On April 23, 2020, the U.S. Equal Employment Opportunity Commission (EEOC) published
new guidance permitting employers to test employees for COVID-19 before allowing them to enter the workplace. Under the Americans with Disabilities Act (ADA), testing is permitted only when the test is “job related and consistent with business necessity.” This new guidance stems from the EEOC’s view that a COVID-19 test meets this standard because “an individual with the virus will pose a direct threat to the health of others.” Accordingly, assuming that testing can be obtained, employers can administer COVID-19 tests to their employees as a precondition of permitting them to return to work without running afoul of the ADA.
While clearly permitting COVID-19 testing, the EEOC also is advising companies to ensure that the tests are “accurate and reliable” by consulting guidelines from public health authorities such as the U.S. Food and Drug Administration and the CDC. Moreover, the EEOC reminds employers to consider the possibility of false-positives or false-negatives and to understand that a properly administered test only reveals if the virus is currently present – not whether the employee may later acquire the virus.
Prior EEOC guidance confirms that, under the ADA, all medical information about employees should to be stored separately from their personnel file and access to this confidential information should be limited. The EEOC has also explained that companies can maintain COVID-19-related medical information in existing medical files. In other words, employers are not obligated to create new COVID-19 files, but need to maintain the confidence of all medical information even when investigating which other employees may have come in close contact with a diagnosed or symptomatic co-employee.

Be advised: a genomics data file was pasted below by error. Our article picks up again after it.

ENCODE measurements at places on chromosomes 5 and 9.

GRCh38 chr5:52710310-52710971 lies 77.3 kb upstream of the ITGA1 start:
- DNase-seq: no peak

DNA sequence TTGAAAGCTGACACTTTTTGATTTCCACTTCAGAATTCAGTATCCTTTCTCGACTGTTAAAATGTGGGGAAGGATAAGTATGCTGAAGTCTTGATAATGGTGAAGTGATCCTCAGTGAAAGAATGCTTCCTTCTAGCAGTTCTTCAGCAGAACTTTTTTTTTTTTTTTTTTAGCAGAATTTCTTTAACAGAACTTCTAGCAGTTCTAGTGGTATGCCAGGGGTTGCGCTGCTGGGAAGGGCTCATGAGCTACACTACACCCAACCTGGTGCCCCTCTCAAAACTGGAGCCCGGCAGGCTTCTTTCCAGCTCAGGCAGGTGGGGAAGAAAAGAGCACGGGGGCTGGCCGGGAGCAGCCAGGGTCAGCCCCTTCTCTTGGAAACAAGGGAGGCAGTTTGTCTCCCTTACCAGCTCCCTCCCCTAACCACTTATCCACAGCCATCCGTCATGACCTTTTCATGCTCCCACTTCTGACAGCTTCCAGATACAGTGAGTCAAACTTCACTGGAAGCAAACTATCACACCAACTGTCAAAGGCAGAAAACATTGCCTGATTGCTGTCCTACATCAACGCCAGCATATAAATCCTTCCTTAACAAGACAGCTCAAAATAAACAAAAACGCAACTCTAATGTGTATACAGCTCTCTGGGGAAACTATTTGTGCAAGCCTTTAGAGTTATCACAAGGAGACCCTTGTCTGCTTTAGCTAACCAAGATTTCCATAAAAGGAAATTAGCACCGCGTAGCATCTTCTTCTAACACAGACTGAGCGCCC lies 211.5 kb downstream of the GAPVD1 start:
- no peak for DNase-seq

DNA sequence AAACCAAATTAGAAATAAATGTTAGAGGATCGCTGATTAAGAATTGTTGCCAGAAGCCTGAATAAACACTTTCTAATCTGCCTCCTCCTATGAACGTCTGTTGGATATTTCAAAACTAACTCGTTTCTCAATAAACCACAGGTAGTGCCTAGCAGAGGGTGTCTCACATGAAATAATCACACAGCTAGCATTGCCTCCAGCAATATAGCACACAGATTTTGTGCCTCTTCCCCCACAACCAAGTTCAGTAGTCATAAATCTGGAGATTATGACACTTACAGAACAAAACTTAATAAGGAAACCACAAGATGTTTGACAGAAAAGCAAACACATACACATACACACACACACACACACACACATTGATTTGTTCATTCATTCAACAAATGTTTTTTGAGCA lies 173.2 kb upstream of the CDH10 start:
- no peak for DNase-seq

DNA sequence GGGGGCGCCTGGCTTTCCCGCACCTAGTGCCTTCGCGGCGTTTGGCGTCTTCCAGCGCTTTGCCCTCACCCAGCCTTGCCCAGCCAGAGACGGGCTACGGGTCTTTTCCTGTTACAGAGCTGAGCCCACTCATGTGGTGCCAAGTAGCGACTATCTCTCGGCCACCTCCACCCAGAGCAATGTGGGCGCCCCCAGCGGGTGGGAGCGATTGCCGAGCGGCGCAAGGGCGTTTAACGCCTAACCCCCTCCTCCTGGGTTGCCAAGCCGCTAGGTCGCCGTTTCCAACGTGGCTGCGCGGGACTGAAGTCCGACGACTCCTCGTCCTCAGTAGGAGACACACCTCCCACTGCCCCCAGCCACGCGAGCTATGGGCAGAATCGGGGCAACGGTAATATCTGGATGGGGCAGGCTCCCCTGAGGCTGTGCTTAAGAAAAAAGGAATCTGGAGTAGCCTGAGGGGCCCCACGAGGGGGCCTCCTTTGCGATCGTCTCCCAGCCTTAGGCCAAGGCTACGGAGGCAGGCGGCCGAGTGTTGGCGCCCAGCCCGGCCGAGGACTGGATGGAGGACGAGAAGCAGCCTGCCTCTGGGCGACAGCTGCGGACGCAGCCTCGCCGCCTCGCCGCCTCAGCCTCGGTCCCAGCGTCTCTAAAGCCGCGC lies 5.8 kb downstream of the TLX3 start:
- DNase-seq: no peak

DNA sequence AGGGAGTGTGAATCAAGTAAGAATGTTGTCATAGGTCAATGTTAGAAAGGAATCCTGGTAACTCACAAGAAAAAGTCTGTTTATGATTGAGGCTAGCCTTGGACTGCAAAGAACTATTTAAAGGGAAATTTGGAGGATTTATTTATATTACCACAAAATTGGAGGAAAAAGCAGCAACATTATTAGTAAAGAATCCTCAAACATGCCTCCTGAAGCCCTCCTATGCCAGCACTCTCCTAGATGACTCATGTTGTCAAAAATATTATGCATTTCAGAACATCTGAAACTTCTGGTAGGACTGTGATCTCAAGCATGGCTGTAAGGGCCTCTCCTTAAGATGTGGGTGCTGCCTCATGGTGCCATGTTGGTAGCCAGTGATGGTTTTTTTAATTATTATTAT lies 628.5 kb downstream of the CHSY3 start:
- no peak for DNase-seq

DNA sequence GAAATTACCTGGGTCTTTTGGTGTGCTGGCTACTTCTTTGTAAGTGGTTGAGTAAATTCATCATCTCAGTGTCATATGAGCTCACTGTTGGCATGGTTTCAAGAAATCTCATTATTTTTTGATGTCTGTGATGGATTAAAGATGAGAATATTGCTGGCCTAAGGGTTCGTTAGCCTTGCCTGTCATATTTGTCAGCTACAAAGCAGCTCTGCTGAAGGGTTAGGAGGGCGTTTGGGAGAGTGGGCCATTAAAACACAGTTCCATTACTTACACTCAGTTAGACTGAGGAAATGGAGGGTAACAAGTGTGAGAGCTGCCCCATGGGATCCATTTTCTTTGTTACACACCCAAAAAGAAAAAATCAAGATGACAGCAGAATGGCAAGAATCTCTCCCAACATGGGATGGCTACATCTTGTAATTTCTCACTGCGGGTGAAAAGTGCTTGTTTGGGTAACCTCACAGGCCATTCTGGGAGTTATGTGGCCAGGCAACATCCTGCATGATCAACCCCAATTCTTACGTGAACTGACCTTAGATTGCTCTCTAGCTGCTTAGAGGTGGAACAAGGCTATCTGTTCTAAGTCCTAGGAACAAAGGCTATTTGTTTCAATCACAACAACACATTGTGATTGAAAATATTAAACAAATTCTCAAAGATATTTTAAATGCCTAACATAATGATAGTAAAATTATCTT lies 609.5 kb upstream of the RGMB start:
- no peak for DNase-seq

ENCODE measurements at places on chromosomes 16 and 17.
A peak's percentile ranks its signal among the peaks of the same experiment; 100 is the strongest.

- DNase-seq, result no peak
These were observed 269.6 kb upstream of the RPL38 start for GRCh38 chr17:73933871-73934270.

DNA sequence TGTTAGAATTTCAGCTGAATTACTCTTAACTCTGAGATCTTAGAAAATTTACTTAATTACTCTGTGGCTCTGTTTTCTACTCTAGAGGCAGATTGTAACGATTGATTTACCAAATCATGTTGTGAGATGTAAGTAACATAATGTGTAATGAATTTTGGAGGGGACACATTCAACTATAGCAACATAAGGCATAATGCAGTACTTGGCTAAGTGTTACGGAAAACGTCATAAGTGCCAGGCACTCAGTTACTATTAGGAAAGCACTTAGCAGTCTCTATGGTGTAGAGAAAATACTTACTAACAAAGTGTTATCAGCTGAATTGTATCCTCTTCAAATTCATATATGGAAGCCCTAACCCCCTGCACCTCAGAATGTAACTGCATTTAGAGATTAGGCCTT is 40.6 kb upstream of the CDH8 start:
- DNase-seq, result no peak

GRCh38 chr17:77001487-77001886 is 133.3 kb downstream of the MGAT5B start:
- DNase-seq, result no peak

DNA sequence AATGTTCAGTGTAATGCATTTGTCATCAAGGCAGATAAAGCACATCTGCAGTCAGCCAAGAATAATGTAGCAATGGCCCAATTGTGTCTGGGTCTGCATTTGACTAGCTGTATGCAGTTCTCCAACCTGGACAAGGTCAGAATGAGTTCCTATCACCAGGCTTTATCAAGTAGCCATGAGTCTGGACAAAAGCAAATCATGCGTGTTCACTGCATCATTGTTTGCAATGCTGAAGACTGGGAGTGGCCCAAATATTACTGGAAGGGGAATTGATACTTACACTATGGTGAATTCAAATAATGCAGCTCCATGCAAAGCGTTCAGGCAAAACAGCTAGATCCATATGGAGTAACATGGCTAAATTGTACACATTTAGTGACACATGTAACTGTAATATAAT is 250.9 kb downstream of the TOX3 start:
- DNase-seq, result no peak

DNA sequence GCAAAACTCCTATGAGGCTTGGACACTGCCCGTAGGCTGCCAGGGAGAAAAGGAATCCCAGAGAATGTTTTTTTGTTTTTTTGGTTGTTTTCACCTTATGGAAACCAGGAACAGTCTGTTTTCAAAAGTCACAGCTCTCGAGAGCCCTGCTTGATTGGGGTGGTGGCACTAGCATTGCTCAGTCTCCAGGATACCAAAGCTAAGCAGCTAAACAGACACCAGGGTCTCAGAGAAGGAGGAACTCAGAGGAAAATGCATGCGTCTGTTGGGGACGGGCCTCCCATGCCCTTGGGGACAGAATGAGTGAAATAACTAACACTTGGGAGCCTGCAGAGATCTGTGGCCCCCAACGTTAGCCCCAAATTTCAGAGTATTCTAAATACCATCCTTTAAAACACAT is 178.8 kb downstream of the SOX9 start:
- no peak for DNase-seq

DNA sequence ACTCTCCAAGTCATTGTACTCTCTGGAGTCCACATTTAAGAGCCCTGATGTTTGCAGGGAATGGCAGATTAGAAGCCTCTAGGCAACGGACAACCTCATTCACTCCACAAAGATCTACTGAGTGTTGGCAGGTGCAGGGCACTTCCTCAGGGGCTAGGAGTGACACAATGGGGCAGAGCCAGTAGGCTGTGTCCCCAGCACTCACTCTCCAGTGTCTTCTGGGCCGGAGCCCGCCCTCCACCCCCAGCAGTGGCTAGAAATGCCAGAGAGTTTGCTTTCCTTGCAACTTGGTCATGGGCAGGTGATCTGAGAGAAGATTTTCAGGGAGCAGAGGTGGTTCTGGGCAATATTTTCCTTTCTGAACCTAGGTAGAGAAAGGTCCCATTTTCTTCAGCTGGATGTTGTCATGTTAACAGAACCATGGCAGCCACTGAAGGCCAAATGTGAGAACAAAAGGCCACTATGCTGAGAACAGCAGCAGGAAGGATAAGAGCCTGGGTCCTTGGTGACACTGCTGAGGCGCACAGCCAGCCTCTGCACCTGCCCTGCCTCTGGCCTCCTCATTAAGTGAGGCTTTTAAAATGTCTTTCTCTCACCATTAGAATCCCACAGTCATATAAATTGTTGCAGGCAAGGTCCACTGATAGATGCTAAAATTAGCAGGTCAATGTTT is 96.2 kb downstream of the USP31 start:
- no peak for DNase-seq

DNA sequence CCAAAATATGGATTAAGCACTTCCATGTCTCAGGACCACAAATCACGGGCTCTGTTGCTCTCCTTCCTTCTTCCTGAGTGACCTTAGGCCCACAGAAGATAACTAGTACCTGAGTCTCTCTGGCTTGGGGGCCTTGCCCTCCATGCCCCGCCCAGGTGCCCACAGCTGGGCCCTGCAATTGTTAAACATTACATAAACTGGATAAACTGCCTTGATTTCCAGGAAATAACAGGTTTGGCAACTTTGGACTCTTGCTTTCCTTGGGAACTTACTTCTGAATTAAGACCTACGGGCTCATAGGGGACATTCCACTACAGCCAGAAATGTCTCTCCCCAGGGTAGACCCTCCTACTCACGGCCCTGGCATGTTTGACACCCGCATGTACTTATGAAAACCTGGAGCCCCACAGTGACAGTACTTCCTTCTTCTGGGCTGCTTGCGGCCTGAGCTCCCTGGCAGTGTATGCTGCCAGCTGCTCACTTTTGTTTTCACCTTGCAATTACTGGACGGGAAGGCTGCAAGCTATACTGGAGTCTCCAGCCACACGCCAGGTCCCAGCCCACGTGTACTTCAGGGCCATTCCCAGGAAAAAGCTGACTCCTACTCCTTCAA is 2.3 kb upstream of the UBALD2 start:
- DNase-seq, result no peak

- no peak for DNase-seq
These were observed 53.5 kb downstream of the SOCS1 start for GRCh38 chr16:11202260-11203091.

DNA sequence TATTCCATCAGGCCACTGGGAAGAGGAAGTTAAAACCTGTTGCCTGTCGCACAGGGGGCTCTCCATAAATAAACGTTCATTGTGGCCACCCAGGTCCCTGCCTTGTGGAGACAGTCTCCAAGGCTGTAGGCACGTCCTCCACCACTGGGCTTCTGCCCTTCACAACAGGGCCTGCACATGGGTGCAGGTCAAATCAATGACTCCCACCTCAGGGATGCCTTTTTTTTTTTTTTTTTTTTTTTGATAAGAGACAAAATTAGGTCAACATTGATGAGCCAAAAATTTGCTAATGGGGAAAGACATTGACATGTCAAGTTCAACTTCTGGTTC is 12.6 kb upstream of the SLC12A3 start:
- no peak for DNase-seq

Notably, the new testing guidance is couched in the context of whether an employer can administer COVID-19 tests to employees. The guidance still leaves open the question of whether an employer can require employees to obtain a test on their own as a condition of returning to work (and who would then be responsible for paying for that test, a question that may be answered by state law).
Understanding that testing kits are still very difficult to obtain, the new EEOC guidance may not offer much present assistance in crafting “return to work” policies and/or protocols. As such, employers have to factor that testing may be a future, if not a present, component of their business planning. Perhaps recognizing this reality, the EEOC again unequivocally advised employers to continue mandating other infection control practices such as “social distancing” and regular handwashing “to the greatest extent possible” to prevent transmission of the virus. Accordingly, in the interim, employers still need to be mindful of applicable stay-at-home/shelter-in-place orders, which may mandate applying different rules to different categories of employees in terms of who may return to the physical workplace, as well as applicable guidance on maintaining safe workplaces for all employees who do return to the physical workplace.
If you have any questions about any aspect of this new CDC guidance or any other of the many rapid developments related to the coronavirus pandemic, please contact a member of AGG’s Employment Law Team.